Business as usual

Akram Almshay, 26 year old male of Libyan nationality, fell to his death at his place of work; a construction site in Sliema – a seaside metro-town on the Island of Malta; the smallest State in the southern most waters of the EU.

News of his death, another bulletin blimp on the news feed – ‘Migrant worker dies on construction site…’

Then the video of Akram’s death began making the rounds in people’s pockets. The story gained media traction.

The debate morphed around whether media outlets should or shouldn’t share the video. Nothing about the companies involved in Akram’s employment. Nothing about the conditions of Akram’s employment. Nothing about the malignant nature of our construction industry.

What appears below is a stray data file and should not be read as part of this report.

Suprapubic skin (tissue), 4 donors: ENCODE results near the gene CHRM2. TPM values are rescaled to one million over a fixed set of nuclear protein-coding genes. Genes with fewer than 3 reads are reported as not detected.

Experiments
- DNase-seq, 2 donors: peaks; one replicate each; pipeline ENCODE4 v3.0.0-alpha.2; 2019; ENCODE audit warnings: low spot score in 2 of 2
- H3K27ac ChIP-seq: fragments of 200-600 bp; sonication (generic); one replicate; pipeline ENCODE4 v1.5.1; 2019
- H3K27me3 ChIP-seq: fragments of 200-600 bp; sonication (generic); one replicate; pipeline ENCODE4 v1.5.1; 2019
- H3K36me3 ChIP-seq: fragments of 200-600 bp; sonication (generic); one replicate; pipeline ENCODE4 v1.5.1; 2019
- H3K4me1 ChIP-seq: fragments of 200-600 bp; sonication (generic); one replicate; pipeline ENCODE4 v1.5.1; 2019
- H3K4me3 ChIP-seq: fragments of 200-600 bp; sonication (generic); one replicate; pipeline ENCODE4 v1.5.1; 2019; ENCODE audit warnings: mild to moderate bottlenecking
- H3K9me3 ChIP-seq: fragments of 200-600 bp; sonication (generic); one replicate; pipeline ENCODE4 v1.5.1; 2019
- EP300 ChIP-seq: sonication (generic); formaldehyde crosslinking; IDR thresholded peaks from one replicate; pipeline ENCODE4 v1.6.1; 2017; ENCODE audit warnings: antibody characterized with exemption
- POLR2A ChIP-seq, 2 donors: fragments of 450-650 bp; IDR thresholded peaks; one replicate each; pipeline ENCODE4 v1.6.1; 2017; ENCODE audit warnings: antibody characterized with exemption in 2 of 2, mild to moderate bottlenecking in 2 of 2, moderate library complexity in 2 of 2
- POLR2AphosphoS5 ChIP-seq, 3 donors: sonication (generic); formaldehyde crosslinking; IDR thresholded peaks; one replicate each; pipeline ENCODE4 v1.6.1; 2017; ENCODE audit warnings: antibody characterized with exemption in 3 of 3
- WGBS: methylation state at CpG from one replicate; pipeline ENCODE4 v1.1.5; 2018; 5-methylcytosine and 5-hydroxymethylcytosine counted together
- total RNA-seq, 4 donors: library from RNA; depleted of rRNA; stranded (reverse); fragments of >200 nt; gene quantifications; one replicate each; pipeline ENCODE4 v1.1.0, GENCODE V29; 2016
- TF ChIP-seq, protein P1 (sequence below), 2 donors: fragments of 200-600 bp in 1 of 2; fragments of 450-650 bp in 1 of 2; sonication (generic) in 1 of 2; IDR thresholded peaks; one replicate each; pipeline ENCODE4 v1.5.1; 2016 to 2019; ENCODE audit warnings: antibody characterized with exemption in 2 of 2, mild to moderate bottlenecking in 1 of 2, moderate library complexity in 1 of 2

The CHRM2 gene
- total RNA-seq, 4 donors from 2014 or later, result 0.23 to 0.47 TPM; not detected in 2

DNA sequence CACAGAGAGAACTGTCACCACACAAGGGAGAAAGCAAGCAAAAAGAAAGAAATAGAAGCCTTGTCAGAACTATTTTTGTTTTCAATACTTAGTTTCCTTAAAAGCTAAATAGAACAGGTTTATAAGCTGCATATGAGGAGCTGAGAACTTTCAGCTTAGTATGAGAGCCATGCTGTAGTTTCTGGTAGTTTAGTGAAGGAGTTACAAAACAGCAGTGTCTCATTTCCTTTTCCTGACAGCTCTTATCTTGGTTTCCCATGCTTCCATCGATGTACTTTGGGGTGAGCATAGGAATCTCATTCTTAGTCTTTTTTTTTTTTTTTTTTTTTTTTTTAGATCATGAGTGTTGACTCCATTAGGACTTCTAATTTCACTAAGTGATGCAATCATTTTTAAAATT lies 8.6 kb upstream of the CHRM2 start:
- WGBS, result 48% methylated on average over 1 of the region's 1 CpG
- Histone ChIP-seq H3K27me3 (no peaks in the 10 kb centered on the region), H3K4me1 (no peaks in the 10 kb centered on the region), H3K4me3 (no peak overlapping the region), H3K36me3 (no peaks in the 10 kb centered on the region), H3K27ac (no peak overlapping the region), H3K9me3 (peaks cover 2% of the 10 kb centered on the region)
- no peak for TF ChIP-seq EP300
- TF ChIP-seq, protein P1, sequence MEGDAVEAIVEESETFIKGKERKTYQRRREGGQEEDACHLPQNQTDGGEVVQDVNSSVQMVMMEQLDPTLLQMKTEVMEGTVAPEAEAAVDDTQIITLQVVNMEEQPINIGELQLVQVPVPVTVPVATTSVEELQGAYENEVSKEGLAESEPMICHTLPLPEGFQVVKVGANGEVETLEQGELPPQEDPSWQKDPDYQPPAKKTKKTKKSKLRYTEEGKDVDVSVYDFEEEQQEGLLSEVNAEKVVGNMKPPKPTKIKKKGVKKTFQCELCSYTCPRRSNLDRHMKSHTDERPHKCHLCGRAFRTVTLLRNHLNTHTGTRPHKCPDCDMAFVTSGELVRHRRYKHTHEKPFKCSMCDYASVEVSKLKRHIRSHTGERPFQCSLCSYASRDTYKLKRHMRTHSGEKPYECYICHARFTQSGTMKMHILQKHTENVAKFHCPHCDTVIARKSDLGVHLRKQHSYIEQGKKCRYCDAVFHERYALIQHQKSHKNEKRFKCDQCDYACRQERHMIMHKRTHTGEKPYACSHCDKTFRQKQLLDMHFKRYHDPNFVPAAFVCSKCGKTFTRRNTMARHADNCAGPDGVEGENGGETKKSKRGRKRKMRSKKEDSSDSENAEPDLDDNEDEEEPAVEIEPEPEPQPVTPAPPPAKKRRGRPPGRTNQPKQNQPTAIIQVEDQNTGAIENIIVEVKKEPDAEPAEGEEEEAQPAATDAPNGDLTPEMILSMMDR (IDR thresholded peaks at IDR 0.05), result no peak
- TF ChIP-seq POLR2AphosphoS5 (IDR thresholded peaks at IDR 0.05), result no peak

But that doesn’t matter because within a couple of hours most of the Island’s population already had the opportunity to watch it on a thread with friends.

It doesn’t matter because the Real Estate Agents probably already sold the properties on plan.

It doesn’t matter because the developers need to keep developing, to keep up in this high-speed economic game.

It doesn’t matter because other migrant construction workers cannot afford to stop working in these slave like conditions.

It doesn’t matter because the next day, the construction site where Akram Almshay fell to his death was back to business as usual. The dust from Akram’s fatal impact barely left to settle.

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